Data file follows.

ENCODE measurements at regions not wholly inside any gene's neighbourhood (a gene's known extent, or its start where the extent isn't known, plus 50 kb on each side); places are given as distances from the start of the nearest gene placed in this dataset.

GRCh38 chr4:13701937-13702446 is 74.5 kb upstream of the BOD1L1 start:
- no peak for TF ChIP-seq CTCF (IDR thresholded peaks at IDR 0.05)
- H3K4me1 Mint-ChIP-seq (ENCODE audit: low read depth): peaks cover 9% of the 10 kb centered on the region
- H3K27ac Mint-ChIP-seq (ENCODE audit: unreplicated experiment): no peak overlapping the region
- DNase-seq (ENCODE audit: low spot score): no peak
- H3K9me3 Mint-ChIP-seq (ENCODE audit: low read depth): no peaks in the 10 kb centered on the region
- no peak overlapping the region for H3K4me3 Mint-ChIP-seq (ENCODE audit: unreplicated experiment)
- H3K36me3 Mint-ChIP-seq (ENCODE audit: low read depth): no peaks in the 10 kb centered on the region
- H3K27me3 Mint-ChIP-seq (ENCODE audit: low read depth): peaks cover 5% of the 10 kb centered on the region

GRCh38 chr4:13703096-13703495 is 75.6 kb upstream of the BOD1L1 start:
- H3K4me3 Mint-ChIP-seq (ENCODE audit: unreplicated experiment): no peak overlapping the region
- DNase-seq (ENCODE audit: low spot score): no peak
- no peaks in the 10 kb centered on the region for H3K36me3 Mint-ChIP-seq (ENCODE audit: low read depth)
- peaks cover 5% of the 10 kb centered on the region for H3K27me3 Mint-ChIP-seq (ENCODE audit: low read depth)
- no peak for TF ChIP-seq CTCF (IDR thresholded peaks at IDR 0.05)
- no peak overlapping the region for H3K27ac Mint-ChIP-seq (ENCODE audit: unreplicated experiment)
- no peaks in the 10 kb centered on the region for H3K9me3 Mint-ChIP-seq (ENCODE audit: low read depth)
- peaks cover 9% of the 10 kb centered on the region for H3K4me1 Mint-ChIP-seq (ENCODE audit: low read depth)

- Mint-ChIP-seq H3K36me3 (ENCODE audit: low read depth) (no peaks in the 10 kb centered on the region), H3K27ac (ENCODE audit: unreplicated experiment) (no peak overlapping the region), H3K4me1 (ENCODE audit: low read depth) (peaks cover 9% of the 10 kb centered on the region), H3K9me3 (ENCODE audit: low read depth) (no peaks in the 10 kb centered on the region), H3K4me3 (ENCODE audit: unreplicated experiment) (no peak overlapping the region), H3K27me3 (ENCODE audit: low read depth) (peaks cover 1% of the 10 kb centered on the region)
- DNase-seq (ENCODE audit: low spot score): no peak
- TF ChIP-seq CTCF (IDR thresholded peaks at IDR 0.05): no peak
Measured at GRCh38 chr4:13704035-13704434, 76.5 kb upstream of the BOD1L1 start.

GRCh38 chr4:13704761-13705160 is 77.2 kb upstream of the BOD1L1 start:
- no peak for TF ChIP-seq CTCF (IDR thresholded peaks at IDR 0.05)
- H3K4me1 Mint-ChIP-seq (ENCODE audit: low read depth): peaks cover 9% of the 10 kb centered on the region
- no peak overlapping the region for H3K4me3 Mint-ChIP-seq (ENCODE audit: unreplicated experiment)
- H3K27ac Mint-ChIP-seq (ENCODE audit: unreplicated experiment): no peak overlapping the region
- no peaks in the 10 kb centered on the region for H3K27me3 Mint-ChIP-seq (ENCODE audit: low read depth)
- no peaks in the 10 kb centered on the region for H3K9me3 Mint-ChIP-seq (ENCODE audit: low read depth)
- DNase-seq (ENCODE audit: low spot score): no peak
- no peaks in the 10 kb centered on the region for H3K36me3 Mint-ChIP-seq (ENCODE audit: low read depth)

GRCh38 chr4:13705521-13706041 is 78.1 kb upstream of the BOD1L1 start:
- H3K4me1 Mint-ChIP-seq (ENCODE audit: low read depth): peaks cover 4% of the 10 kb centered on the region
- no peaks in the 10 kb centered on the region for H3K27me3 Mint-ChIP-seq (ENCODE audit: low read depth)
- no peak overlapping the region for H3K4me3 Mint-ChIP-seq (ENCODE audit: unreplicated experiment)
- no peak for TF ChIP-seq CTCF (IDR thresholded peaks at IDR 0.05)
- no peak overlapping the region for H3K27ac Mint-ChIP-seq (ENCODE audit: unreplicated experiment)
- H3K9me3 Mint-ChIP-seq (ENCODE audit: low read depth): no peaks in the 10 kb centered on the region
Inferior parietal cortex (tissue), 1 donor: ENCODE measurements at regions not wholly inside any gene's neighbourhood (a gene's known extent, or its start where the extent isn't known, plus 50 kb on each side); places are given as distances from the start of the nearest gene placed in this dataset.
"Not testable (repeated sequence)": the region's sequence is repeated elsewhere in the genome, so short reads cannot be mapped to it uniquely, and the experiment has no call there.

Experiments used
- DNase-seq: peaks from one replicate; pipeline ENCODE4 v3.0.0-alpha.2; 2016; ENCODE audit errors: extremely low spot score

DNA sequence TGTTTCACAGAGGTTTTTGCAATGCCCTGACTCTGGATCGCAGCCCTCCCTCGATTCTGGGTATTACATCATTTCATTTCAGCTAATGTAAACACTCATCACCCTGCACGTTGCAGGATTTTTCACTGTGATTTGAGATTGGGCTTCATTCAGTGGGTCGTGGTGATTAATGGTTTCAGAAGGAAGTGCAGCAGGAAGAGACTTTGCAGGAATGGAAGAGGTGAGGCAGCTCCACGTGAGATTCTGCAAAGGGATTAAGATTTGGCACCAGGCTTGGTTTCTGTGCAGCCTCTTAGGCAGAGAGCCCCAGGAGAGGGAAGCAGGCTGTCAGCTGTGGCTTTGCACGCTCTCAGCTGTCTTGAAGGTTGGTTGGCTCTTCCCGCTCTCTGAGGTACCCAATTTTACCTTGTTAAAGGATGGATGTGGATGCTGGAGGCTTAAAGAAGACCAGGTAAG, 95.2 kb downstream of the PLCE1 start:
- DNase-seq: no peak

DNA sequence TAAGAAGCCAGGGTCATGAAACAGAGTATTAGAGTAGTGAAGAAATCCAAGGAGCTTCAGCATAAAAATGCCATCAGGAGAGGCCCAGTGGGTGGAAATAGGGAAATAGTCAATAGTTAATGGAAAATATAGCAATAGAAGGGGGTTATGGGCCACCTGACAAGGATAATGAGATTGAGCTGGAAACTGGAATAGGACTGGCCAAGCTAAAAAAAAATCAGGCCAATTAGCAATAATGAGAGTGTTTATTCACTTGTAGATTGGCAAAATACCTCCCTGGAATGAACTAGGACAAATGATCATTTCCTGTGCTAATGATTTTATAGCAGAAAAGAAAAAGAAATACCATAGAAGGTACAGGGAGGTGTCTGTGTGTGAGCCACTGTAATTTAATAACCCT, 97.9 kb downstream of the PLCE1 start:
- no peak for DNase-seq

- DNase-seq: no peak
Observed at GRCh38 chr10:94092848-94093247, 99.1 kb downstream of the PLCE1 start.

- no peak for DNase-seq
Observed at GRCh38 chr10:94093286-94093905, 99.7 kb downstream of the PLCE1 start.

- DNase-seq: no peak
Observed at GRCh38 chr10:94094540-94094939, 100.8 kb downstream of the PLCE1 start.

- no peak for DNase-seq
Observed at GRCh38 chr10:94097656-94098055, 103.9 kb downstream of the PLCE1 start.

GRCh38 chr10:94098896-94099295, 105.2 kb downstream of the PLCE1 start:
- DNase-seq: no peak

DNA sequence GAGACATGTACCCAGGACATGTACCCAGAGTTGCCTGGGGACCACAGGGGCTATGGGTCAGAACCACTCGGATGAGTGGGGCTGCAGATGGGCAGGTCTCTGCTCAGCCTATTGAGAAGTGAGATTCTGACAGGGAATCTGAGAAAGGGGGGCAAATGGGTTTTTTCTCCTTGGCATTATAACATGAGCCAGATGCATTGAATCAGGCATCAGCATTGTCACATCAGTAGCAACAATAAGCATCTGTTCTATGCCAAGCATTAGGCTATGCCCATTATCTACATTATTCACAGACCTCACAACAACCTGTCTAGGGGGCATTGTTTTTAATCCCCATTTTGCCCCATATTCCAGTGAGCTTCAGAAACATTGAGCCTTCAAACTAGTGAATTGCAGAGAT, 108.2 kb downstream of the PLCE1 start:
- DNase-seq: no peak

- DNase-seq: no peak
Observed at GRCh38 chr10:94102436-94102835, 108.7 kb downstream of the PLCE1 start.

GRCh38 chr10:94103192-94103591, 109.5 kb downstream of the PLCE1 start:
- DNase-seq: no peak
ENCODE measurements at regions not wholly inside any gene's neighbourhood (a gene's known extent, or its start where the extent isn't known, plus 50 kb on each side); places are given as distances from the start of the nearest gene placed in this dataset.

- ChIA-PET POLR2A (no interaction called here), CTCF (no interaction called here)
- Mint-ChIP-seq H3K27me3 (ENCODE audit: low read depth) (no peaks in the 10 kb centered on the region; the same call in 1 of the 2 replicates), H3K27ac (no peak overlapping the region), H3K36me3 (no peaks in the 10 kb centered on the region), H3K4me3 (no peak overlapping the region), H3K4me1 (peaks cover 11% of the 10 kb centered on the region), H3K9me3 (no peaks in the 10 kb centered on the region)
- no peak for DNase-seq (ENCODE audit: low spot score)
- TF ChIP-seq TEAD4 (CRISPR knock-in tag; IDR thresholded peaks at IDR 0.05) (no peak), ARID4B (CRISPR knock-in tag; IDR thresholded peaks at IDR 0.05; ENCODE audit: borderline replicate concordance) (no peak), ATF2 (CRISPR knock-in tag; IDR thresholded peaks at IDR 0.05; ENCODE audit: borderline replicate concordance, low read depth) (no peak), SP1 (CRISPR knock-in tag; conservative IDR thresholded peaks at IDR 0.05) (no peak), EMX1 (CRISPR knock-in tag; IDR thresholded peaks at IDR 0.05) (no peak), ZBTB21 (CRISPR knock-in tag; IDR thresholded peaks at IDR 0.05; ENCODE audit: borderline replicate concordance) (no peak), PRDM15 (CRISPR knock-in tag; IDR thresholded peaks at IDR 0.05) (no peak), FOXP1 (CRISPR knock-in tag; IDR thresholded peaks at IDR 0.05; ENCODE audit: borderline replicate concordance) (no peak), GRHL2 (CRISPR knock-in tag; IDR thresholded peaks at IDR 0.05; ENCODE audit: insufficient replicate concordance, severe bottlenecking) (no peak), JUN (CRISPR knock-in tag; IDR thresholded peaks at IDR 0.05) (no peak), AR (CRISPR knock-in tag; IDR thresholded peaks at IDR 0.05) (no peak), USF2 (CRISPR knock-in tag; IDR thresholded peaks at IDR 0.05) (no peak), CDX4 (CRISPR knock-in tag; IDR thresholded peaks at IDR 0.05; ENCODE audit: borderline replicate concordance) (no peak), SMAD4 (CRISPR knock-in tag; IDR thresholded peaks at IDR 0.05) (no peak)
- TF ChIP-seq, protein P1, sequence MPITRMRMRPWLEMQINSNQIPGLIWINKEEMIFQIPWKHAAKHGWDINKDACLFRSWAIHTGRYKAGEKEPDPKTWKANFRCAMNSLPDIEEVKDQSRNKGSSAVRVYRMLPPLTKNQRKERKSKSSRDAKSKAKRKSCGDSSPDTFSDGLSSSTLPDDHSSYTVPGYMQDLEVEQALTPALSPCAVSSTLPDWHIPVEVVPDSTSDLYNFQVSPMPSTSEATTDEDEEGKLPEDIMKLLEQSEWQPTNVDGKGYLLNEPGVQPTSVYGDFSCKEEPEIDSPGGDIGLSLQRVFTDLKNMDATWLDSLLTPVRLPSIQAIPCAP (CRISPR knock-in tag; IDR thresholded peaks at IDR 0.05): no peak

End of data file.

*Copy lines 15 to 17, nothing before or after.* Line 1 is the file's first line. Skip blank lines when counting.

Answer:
- peaks cover 5% of the 10 kb centered on the region for H3K27me3 Mint-ChIP-seq (ENCODE audit: low read depth)
- no peak for TF ChIP-seq CTCF (IDR thresholded peaks at IDR 0.05)
- no peak overlapping the region for H3K27ac Mint-ChIP-seq (ENCODE audit: unreplicated experiment)